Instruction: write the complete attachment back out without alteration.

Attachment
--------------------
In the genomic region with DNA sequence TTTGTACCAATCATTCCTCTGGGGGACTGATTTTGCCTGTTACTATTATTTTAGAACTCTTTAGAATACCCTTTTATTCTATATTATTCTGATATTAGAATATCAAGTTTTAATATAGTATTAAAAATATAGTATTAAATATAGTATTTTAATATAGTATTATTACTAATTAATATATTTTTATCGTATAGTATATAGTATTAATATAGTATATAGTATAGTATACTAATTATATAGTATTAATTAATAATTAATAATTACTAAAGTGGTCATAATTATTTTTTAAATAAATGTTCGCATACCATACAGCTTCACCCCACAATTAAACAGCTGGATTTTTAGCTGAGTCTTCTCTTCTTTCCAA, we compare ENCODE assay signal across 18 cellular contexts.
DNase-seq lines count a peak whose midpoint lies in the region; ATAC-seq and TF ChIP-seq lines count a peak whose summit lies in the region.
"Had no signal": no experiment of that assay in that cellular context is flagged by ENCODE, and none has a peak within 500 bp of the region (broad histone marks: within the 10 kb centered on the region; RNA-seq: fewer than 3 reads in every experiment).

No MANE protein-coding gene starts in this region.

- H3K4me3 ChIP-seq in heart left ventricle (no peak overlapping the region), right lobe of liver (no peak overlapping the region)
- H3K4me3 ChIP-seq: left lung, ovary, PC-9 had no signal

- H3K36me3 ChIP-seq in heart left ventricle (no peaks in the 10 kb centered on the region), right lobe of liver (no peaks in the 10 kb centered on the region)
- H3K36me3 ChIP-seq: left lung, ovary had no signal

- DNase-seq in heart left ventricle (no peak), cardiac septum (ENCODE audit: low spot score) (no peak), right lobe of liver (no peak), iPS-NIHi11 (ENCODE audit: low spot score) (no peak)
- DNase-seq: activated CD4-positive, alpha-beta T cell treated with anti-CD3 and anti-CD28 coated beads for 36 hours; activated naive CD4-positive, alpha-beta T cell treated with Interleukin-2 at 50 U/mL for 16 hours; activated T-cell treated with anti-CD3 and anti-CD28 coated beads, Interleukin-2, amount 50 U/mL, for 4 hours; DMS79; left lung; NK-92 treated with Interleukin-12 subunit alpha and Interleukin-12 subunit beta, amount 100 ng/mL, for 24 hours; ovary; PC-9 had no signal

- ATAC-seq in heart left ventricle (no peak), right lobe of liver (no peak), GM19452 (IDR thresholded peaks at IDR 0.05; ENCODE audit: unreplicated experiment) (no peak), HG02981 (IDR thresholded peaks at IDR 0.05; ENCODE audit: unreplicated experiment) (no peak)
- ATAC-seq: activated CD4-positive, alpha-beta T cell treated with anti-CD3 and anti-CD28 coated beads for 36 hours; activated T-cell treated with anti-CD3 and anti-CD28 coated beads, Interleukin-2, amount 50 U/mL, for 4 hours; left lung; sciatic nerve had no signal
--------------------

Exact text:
In the genomic region with DNA sequence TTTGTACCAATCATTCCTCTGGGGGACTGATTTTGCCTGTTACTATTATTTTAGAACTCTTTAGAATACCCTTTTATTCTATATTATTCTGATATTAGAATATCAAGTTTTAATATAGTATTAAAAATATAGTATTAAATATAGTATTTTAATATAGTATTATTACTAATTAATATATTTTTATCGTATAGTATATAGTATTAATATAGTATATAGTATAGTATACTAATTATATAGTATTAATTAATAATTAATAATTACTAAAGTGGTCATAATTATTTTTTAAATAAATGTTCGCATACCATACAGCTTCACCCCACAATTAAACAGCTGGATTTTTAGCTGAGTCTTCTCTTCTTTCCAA, we compare ENCODE assay signal across 18 cellular contexts.
DNase-seq lines count a peak whose midpoint lies in the region; ATAC-seq and TF ChIP-seq lines count a peak whose summit lies in the region.
"Had no signal": no experiment of that assay in that cellular context is flagged by ENCODE, and none has a peak within 500 bp of the region (broad histone marks: within the 10 kb centered on the region; RNA-seq: fewer than 3 reads in every experiment).

No MANE protein-coding gene starts in this region.

- H3K4me3 ChIP-seq in heart left ventricle (no peak overlapping the region), right lobe of liver (no peak overlapping the region)
- H3K4me3 ChIP-seq: left lung, ovary, PC-9 had no signal

- H3K36me3 ChIP-seq in heart left ventricle (no peaks in the 10 kb centered on the region), right lobe of liver (no peaks in the 10 kb centered on the region)
- H3K36me3 ChIP-seq: left lung, ovary had no signal

- DNase-seq in heart left ventricle (no peak), cardiac septum (ENCODE audit: low spot score) (no peak), right lobe of liver (no peak), iPS-NIHi11 (ENCODE audit: low spot score) (no peak)
- DNase-seq: activated CD4-positive, alpha-beta T cell treated with anti-CD3 and anti-CD28 coated beads for 36 hours; activated naive CD4-positive, alpha-beta T cell treated with Interleukin-2 at 50 U/mL for 16 hours; activated T-cell treated with anti-CD3 and anti-CD28 coated beads, Interleukin-2, amount 50 U/mL, for 4 hours; DMS79; left lung; NK-92 treated with Interleukin-12 subunit alpha and Interleukin-12 subunit beta, amount 100 ng/mL, for 24 hours; ovary; PC-9 had no signal

- ATAC-seq in heart left ventricle (no peak), right lobe of liver (no peak), GM19452 (IDR thresholded peaks at IDR 0.05; ENCODE audit: unreplicated experiment) (no peak), HG02981 (IDR thresholded peaks at IDR 0.05; ENCODE audit: unreplicated experiment) (no peak)
- ATAC-seq: activated CD4-positive, alpha-beta T cell treated with anti-CD3 and anti-CD28 coated beads for 36 hours; activated T-cell treated with anti-CD3 and anti-CD28 coated beads, Interleukin-2, amount 50 U/mL, for 4 hours; left lung; sciatic nerve had no signal